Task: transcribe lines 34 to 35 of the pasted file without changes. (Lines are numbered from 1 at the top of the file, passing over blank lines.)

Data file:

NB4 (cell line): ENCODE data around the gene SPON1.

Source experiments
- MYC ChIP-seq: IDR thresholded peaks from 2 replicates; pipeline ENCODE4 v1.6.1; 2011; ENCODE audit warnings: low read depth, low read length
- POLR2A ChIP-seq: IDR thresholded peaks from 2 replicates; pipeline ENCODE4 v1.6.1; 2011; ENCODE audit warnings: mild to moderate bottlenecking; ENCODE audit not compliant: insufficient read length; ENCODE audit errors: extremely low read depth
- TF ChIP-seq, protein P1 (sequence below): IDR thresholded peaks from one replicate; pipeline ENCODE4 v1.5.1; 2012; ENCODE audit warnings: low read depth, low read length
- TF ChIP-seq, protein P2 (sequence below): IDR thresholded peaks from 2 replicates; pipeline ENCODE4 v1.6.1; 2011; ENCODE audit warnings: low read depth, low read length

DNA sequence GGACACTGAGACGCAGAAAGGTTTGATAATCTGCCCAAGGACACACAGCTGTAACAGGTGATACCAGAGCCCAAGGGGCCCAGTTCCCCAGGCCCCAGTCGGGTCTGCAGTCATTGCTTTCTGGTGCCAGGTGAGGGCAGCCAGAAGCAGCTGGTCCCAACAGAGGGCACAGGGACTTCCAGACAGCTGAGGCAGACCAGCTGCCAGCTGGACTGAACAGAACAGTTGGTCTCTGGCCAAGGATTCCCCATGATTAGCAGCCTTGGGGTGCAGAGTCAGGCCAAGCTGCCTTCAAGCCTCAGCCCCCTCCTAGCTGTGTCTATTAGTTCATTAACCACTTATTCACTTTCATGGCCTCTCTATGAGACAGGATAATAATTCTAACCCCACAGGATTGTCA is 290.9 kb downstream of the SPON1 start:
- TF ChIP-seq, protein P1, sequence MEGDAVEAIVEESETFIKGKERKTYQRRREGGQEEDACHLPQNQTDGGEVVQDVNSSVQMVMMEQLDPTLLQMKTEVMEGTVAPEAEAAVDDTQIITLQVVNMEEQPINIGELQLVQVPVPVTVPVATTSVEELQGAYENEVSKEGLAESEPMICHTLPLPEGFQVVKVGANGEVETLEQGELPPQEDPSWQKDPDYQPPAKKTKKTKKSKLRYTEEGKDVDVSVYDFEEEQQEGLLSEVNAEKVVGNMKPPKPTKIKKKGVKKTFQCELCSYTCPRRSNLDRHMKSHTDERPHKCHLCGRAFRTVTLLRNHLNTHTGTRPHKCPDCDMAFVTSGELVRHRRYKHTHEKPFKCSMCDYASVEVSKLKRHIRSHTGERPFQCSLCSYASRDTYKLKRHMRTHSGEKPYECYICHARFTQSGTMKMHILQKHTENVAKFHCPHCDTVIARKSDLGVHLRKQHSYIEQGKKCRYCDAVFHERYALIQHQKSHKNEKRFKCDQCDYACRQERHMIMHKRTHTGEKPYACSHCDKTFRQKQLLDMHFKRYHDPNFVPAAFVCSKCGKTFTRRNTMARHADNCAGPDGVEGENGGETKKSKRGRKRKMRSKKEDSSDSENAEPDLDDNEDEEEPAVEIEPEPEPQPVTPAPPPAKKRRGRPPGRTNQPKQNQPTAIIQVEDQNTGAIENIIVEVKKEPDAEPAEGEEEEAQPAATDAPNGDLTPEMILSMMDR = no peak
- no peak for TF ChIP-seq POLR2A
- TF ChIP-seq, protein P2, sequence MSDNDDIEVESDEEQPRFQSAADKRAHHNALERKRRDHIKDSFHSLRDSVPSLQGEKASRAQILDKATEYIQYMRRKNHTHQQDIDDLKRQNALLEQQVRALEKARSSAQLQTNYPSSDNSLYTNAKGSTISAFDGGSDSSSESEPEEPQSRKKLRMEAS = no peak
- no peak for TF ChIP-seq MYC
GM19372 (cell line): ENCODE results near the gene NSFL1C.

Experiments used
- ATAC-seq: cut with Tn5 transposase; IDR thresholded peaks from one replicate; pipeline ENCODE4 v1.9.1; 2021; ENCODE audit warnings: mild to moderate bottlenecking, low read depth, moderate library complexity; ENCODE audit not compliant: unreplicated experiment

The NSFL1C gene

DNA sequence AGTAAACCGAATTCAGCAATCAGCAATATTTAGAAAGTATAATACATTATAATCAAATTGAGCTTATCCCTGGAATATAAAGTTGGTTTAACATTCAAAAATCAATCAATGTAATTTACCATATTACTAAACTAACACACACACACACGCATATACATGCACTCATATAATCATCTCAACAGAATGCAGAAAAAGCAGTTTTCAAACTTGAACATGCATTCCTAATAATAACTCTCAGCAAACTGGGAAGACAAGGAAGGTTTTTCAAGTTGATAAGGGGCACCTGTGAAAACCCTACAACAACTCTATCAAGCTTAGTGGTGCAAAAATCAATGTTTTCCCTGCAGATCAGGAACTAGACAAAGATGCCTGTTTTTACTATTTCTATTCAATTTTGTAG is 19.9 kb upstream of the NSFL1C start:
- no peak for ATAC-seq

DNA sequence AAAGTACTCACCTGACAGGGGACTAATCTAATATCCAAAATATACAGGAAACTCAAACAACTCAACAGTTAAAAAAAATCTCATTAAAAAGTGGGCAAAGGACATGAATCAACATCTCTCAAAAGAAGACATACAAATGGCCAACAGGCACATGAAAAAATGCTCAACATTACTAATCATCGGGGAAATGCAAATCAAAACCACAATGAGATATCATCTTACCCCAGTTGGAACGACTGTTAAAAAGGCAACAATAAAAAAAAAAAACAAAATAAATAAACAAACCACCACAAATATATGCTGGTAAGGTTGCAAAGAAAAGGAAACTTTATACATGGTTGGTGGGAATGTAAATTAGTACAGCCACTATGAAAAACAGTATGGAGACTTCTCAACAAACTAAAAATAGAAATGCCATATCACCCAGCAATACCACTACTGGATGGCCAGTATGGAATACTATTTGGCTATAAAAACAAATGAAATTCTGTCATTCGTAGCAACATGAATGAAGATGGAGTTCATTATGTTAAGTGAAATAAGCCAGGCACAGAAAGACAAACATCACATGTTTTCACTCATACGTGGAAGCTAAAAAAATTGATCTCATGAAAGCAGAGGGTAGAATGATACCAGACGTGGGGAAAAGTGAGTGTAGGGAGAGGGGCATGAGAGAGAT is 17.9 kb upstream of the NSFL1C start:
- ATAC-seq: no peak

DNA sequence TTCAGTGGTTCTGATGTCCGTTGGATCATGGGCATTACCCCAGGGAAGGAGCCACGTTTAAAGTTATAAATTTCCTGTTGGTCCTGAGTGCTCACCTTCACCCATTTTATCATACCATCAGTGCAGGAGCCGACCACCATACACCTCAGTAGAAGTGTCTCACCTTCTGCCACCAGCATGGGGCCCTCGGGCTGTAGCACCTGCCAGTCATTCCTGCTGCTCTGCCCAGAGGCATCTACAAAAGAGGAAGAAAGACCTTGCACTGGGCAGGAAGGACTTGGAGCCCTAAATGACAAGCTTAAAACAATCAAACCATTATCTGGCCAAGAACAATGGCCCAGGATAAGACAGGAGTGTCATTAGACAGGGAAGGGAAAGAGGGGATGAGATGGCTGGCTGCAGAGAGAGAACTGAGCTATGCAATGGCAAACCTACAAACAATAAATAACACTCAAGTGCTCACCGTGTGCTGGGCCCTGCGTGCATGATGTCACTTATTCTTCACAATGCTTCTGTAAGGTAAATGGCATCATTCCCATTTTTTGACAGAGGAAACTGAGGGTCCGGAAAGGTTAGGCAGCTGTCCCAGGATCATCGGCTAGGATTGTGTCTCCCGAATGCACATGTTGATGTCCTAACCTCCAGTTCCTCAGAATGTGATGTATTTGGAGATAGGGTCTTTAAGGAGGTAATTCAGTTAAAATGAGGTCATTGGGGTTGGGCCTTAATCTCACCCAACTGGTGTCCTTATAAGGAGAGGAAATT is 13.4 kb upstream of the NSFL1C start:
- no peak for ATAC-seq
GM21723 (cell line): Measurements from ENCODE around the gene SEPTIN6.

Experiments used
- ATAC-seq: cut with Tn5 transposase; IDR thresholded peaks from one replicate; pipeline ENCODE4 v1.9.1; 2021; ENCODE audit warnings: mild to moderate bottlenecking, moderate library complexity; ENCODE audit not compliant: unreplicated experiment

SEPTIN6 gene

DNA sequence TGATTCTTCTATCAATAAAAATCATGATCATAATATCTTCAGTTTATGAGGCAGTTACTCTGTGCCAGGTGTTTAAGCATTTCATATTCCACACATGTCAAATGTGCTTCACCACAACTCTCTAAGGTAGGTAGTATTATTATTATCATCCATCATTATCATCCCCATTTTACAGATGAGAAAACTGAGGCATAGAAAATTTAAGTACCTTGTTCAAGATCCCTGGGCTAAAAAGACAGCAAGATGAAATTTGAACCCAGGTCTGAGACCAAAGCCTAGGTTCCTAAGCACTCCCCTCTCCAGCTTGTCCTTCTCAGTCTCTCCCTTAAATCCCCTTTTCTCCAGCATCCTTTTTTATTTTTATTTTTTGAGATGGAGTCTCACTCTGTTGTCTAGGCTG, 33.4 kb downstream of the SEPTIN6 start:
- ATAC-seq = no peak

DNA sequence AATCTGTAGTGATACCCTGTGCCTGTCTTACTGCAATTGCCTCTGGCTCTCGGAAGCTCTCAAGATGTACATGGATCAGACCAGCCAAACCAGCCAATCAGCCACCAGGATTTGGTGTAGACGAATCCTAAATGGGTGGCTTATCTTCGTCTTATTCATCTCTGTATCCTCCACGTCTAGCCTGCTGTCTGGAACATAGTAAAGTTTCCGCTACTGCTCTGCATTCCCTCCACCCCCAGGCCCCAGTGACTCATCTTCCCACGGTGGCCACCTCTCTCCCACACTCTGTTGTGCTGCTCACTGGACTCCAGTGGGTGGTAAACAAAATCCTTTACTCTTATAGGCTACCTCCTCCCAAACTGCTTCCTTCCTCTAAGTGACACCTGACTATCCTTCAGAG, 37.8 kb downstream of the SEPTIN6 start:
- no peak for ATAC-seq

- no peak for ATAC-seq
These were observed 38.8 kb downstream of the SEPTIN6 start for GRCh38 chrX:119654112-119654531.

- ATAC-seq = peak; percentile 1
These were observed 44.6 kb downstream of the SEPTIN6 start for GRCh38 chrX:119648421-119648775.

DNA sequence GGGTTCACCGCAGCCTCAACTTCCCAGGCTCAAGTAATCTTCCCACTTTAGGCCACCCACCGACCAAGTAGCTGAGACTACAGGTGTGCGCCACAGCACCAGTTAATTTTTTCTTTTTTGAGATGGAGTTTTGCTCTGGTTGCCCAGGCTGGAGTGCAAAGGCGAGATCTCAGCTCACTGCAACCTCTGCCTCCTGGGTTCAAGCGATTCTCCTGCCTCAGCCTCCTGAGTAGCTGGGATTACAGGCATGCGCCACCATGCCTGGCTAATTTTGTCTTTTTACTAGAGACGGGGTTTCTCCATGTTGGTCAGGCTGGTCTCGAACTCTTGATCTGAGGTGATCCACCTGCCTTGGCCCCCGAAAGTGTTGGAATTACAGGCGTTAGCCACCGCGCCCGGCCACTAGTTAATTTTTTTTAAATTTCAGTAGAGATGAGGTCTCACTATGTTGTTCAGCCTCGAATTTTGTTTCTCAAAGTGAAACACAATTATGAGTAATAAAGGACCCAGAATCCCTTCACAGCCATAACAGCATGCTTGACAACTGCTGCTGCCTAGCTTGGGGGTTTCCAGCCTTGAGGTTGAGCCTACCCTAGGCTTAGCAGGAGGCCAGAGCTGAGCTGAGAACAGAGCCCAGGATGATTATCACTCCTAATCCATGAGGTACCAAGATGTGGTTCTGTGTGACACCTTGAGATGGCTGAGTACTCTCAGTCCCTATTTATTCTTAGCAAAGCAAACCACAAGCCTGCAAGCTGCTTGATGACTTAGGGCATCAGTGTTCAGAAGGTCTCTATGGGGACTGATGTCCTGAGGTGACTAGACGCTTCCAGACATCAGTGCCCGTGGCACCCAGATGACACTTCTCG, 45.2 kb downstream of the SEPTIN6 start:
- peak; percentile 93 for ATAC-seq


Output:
DNA sequence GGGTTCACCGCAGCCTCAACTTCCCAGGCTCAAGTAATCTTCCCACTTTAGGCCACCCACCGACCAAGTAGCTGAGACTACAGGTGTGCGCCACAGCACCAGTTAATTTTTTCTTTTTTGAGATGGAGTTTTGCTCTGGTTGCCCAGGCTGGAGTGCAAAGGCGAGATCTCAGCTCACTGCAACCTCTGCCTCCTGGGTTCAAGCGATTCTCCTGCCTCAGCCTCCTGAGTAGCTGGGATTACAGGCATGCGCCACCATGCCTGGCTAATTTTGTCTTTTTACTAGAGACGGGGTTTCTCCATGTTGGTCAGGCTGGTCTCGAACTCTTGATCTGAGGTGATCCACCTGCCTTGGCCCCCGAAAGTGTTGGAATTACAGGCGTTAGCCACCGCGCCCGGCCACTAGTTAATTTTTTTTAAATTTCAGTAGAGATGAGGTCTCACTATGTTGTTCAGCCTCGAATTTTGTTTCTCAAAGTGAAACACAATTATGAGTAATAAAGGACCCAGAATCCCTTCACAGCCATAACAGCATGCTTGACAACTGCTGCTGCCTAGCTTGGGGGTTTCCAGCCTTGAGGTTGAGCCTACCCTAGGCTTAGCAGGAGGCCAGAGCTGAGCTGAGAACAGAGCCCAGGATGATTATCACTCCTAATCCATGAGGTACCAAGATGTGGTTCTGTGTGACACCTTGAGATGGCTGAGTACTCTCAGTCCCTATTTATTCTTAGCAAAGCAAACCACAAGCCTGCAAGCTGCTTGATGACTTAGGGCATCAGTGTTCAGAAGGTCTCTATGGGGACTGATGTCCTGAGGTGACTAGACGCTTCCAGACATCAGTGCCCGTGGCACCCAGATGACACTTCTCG, 45.2 kb downstream of the SEPTIN6 start:
- peak; percentile 93 for ATAC-seq